Tomozuna stable duo Kaishinzan -- a native of Missouri -- and South Korean Kaihakuzan finished top of their respective classes with perfect 7-0 records in the makushita and jonokuchi divisions, and Mongolian Asashoryu took the jonidan title.

Wrestlers in sumo’s four junior divisions compete in only seven bouts over the 15-day tourney.


Prime Minister congratulates
Musashimaru on victory

TOKYO, May 23 (Kyodo) -- Prime Minister Keizo Obuchi on Sunday congratulated ozeki Musashimaru on winning the Summer Grand Sumo Tournament, a victory which virtually assured the Hawaiian-born grappler of promotion to sumo’s highest rank of yokozuna.

”I don’t think he heard me, but I asked him to act as a liaison for friendly Japan-U.S. relations,” said Obuchi, who handed the Musashimaru the championship trophy, his second straight and fifth ever, at Tokyo’s Ryogoku Kokugikan sumo arena.

In Sunday’s final bout, Musashimaru outlasted Akebono, also originally from Hawaii, shoving the grand champion down onto his back to finish a heated battle and claim the Emperor’s Cup with a 13-2 record.

”It’s great that there were many enthusiastic fans. This time around the key match turned out to be all-Hawaiian, but I think sumo will become even more popular if the four yokozuna, including Waka and Taka, all take part,” Obuchi said.

The premier was referring to brothers Wakanohana and Takanohana, who missed part or all of the past two grand sumo tournaments due to injuries.

The Sumo Deliberation Council, an advisory body to the head of the Japan Sumo Association, is expected to come out Wednesday with a recommendation on Musashimaru’s promotion to yokozuna.


Committee recommends
Musashimaru as yokozuna

TOKYO, May 24 (AP) -- Hawaii-born sumo wrestler has been recommended for promotion to yokozuna, the top rank in the traditional Japanese sport, a special committee of sumo experts said Monday.

The final decision would be up to sumo’s board of directors who are meeting on Wednesday.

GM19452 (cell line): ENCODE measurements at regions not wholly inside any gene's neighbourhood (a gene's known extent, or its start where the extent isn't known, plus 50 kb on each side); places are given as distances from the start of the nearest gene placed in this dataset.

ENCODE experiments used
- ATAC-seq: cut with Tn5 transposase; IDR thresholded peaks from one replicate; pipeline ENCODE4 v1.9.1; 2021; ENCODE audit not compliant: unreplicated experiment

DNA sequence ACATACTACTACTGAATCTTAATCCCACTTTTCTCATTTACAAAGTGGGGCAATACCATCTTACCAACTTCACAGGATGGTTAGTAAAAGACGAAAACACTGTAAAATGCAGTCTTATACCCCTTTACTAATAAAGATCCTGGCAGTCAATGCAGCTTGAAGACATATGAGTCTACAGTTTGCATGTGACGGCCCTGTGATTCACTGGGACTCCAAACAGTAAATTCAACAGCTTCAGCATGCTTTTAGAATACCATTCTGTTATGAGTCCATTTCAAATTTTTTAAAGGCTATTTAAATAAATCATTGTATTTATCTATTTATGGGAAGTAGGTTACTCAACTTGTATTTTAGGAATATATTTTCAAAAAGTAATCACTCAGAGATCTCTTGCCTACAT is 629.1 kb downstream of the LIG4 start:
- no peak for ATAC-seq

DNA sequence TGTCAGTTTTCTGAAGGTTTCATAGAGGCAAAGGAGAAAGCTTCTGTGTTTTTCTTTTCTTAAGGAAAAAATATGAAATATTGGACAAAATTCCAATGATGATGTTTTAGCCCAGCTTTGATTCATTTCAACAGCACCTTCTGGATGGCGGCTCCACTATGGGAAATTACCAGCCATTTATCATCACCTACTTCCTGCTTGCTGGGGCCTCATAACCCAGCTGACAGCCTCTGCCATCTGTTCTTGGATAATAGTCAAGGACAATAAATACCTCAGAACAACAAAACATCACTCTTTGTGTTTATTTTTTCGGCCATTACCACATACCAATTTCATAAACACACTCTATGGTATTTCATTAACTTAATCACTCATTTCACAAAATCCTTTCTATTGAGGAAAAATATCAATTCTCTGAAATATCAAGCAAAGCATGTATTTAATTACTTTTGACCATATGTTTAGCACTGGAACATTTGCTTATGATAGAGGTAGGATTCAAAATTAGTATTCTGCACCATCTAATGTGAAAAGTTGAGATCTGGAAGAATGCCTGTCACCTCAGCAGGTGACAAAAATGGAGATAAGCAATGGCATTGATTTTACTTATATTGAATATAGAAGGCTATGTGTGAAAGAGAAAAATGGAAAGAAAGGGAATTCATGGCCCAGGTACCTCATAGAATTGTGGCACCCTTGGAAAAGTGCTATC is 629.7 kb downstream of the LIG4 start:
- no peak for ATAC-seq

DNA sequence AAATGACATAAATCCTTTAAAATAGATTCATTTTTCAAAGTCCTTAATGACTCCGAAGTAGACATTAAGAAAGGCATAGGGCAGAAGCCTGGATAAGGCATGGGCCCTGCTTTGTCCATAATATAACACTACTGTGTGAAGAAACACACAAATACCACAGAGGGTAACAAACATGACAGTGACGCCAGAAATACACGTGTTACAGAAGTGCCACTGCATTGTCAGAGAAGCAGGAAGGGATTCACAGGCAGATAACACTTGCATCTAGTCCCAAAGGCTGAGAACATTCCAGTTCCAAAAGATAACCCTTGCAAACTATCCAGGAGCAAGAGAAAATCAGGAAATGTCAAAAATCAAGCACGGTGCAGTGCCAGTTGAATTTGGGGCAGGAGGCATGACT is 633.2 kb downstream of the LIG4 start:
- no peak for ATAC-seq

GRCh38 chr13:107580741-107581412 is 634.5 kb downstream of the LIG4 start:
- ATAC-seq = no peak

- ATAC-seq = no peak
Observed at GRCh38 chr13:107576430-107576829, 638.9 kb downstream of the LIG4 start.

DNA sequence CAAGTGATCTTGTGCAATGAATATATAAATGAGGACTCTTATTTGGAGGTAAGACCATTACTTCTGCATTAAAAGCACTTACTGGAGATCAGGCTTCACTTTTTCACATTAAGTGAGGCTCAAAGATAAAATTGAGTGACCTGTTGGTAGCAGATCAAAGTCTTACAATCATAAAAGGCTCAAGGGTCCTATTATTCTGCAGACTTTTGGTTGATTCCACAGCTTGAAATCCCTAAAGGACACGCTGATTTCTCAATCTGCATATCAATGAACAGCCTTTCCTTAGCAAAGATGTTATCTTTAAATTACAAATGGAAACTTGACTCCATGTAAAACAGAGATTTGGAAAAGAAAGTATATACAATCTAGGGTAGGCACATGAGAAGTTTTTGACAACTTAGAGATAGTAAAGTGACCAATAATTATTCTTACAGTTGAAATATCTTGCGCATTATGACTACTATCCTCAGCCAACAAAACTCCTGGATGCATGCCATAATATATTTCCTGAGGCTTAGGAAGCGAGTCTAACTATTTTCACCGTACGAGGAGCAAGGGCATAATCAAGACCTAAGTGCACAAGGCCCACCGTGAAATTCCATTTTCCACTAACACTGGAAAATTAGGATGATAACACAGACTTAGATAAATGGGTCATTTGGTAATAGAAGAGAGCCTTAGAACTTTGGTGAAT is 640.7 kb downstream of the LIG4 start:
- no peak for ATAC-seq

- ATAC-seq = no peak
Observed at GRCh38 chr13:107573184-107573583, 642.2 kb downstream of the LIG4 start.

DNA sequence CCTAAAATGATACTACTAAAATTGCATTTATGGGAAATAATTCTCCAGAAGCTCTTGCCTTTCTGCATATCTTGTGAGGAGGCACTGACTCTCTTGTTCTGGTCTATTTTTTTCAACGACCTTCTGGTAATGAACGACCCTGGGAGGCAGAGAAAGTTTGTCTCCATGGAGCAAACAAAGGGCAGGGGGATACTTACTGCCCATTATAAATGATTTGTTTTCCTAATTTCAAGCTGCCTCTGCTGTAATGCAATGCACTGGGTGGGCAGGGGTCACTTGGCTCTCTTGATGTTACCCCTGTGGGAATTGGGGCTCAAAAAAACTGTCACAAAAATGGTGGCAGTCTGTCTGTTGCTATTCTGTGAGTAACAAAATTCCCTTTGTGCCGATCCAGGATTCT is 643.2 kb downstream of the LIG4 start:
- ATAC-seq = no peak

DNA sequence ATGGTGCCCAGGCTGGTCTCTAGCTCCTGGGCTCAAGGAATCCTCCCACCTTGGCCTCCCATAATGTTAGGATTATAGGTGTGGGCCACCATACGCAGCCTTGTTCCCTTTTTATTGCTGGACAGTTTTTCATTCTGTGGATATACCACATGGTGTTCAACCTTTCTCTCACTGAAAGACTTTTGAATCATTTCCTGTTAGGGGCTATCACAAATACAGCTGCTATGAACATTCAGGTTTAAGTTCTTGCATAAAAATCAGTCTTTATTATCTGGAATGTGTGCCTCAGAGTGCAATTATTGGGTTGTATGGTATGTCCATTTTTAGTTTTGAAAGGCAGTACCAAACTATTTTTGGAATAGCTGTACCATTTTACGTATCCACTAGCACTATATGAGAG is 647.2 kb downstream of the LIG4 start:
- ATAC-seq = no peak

The committee, an advisory body to the Japan Sumo Association, made the unanimously decision one day after Musashimaru pushed out yokozuna Akebono to win the 15-day Summer Grand Sumo Tournament with a 13-2 record.

That was the fifth tournament title for the 6 foot-3, 488 pound Musashimaru.

“There was some criticism of how he starts the matches, but all eight attending members expressed their approval to the promotion,” committee chairman Kazuo Ichiriki told a news conference.

Musashimaru, or Fiamalu Penitani, who already holds the second highest rank of ozeki, or champion, also won the previous tournament in a 13-2 record. Winning two consecutive tournaments as ozeki is one of the key requirements for promotion to yokozuna.

Upon final approval, Musashimaru, 28, officially will become the 67th yokozuna, or grand champion -- only the second foreign-born yokozuna following Hawaii-born Akebono, or Chad Rowan, who reached that rank in January 1993.

“I’m happy to hear the news. I’d never dreamed of becoming yokozuna,” Musashimaru said.

Penitani, who came to Japan in 1989 to become a sumo wrestler, won promotion to ozeki in 1994 and became a Japanese citizen in 1996.

Musashimaru will join Akebono, Wakanohana and his younger brother Takanohana as yokozuna in the July 4-18 tournament in Nagoya, central Japan.



Results in Scoreboard